If a blog is successful and gains name recognition among the public, with whom is the brand associated in the minds of readers, the publisher or the primary author of the blog? Apparently not a lot of thought has gone into this interesting question, as the New York Times did not apply for a trademark for its popular "Motherlode" parenting blog until its primary author, Lisa Belkin, left the Times to create "Parentlode" at The Huffington Post. Now it will be up to the courts to determine whether the Times has exclusive trademark rights to the "Motherlode" name and similar-sounding derivatives.
The New York Times Co. sued the Huffington Post and AOL, its parent company, on November 4, 2011, in U.S. District Court in Manhattan, seeking both injunctive relief and damages. NYT's trademark lawyers argue in the complaint that the mark "Parentlode" is "clearly derived" from the Times' established "Motherlode" trademark and that it was "intended to create an association with Ms. Belkin's prior work" at the Times. According to the complaint, there is evidence that confusion already exists in readers' minds between the "Motherlode" blog, which the Times is continuing to publish, and the new "Parentlode" blog at the Huffington Post. On Twitter, for example, someone wrote (incorrectly, the Times argues) that "The NYT's Motherlode becomes HuffPo's Parentlode."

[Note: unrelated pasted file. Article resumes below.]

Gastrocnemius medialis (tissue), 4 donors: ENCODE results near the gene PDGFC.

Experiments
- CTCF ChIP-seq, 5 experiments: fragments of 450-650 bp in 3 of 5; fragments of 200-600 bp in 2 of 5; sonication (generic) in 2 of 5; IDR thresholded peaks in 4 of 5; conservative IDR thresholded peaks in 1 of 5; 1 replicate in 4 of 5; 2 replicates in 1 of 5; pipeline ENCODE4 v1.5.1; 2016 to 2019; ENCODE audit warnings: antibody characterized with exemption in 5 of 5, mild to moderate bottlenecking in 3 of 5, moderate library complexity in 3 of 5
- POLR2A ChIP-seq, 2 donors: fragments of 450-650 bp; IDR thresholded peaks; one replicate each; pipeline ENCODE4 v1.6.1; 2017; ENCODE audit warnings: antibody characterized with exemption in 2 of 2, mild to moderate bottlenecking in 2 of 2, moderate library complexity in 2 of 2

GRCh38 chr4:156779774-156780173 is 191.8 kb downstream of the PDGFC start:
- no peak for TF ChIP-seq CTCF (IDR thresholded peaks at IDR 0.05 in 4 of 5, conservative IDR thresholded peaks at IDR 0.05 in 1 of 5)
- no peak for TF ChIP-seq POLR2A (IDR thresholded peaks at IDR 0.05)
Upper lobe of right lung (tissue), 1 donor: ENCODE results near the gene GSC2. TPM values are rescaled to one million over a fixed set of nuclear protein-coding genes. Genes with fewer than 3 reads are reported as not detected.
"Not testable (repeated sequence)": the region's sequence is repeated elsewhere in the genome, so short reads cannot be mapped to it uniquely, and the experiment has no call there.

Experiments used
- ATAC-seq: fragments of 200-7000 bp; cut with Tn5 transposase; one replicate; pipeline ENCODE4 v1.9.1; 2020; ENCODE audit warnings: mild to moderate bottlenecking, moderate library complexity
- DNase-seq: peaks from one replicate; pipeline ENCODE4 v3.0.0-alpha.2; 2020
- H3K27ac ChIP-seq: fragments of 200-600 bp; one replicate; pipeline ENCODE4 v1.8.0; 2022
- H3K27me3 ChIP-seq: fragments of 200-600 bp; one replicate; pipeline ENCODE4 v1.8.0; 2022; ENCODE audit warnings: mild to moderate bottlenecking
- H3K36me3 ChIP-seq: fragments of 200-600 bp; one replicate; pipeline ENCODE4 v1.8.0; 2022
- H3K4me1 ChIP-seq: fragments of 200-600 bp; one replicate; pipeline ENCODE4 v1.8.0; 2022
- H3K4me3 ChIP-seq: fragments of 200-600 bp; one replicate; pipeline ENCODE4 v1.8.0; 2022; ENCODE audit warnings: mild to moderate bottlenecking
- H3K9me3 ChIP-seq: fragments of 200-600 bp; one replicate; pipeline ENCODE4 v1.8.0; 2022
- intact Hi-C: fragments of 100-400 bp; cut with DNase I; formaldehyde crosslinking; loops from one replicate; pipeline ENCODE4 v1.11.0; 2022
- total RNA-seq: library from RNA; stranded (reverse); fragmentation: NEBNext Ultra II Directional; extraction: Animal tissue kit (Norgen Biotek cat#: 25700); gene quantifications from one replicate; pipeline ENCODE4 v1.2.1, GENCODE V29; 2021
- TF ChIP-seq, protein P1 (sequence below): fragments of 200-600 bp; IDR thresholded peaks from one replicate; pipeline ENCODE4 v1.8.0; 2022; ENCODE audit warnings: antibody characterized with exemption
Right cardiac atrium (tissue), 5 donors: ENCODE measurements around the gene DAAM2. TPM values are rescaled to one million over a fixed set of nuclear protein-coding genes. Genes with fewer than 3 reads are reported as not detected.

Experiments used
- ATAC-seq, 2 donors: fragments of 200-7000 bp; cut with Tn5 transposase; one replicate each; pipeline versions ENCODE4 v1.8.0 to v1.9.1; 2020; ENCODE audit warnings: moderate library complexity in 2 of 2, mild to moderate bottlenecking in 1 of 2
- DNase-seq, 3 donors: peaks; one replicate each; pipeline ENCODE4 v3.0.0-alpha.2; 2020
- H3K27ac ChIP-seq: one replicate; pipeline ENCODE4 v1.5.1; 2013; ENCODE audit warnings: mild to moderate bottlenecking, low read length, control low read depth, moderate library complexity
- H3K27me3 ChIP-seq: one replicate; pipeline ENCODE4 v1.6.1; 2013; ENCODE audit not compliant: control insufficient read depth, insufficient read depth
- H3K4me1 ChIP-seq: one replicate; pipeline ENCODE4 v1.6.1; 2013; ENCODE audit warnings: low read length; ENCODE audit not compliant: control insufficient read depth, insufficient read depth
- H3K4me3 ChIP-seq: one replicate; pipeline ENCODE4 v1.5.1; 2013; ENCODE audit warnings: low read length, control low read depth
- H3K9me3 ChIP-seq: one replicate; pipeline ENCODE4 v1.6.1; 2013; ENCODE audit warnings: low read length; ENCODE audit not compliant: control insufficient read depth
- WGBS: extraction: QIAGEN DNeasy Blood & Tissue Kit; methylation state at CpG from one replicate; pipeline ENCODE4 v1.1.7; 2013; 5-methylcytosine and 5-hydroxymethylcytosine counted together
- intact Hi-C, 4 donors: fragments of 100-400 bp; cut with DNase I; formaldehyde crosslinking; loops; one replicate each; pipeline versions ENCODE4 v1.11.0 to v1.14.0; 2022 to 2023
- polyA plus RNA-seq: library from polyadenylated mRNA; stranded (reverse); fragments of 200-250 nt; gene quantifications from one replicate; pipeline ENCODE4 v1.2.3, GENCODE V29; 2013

In her first "Parentlode" blog entry, Belkin referred to "Parentlode" as a "new name" that in a nonsexist manner includes fathers as well as mothers. The Times seized upon this statement and wrote that Belkin "clearly intended to create an association in the minds of readers between the two competing blogs, and further, [Belkin's] reference to the 'new name' was a deliberate attempt to mislead readers into mistakenly believing it was the same blog, albeit with a slightly different name and location."
Clearly, the Times has a strong argument that "motherlode" is a real word that has come to be associated with the widely read parenting blog published on its website. "Parentlode" does not exist in the English language and certainly seems to have been selected as a play on the Motherlode name. But if there is a trademark in the Motherlode name, who owns it? Trademark law is designed to permit consumers to identify the source of goods or services. The source of most of the articles on Motherlode was Ms. Belkin, and consumers may associate the name more with Ms. Belkin than the NYT. Still, the blog was published on the NYT's website and NYT alleges it came up with the Motherlode name and paid Ms. Belkin to write the content. From where I'm sitting, it appears the Times has a legitimate complaint.